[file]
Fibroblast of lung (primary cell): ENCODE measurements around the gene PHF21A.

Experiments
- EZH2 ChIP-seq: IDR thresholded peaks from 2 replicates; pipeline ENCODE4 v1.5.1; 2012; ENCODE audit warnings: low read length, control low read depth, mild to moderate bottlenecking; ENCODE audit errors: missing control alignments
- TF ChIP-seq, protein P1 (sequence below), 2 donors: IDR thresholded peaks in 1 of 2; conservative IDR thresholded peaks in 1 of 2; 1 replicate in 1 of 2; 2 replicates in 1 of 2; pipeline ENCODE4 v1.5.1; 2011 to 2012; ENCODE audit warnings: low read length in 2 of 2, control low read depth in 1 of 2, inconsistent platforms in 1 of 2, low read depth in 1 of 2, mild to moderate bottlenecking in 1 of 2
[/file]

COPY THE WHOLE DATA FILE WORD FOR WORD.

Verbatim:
Fibroblast of lung (primary cell): ENCODE measurements around the gene PHF21A.

Experiments
- EZH2 ChIP-seq: IDR thresholded peaks from 2 replicates; pipeline ENCODE4 v1.5.1; 2012; ENCODE audit warnings: low read length, control low read depth, mild to moderate bottlenecking; ENCODE audit errors: missing control alignments
- TF ChIP-seq, protein P1 (sequence below), 2 donors: IDR thresholded peaks in 1 of 2; conservative IDR thresholded peaks in 1 of 2; 1 replicate in 1 of 2; 2 replicates in 1 of 2; pipeline ENCODE4 v1.5.1; 2011 to 2012; ENCODE audit warnings: low read length in 2 of 2, control low read depth in 1 of 2, inconsistent platforms in 1 of 2, low read depth in 1 of 2, mild to moderate bottlenecking in 1 of 2